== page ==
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The recent admission by the US government that it spent millions on a program to analyze “anomalous aerospace threats” (i.e., UFOs [1]) lends at least an air of credibility to the sightings of craft that appear to disobey our current understanding of the laws of physics. Of course, there are many publicly unanswered questions — from the existence of little green men and unknown propulsion systems to time travel and the meaning of crop circles. Those issues are easy to contemplate, visually appealing, and, well, the stuff of movies and countless science fiction novels.

What intrigues me — beyond the big picture issues — is the nature of the underlying electronics and robotics control systems, assuming the craft exist, and regardless of origin.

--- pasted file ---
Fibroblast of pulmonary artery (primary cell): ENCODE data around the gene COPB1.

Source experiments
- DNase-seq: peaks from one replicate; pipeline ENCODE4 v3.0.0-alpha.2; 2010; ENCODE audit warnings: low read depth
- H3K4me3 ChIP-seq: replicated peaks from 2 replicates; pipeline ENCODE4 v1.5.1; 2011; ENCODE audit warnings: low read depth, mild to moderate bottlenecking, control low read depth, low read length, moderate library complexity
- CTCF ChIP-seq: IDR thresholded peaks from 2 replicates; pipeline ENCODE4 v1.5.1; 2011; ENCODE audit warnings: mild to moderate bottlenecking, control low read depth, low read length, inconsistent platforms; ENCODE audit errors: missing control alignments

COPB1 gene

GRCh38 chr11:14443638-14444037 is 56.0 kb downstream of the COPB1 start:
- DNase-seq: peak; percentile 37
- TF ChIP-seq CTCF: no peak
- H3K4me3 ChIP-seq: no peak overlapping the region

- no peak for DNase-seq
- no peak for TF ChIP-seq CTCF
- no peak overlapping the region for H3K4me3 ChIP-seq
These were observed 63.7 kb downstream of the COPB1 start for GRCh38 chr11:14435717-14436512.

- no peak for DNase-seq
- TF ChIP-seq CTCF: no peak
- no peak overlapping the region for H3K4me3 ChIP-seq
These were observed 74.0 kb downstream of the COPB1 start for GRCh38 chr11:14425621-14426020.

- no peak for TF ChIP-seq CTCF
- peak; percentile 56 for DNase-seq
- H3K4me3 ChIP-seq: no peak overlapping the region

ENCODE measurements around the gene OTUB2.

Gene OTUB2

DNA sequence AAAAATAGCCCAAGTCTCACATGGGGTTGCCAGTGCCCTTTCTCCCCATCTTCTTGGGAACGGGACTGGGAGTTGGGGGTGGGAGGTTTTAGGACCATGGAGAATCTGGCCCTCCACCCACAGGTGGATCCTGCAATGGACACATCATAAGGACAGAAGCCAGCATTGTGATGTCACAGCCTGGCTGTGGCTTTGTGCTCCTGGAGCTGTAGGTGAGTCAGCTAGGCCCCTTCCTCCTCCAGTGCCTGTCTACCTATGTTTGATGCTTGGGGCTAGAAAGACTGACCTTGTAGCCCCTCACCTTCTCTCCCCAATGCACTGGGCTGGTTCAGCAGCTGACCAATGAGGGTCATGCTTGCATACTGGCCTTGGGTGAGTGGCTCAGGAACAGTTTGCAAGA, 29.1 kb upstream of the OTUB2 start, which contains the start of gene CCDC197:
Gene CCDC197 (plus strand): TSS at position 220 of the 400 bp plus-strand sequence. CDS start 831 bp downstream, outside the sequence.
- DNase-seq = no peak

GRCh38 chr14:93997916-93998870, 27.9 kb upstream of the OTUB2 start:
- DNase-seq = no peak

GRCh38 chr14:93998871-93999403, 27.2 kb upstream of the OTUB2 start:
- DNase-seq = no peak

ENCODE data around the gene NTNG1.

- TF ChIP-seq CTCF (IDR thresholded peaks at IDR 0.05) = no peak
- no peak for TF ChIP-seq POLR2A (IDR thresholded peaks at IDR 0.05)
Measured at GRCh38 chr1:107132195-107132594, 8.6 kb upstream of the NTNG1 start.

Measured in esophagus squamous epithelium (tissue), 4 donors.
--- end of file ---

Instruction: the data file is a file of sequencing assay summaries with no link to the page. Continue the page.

For example, the theory put forth by the Transformers franchise is that all of the advances in electronics and miniaturization since the invention of the transistor are due to reverse engineering alien hardware. Then, there’s the Star Trek series in which the world’s largest chip producer is based on a chip from the future.

I’m not convinced either scenario is true, but given the thousands of plots in print and TV, it’s likely someone hit upon the truth, even if the truth is simply secret government sponsored R&D.

Let’s assume — at least for the duration of this column — that there is some truth to the sighting and that the technology exists for instant acceleration and even light-speed travel. How are these systems controlled?

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Category: Weird Desk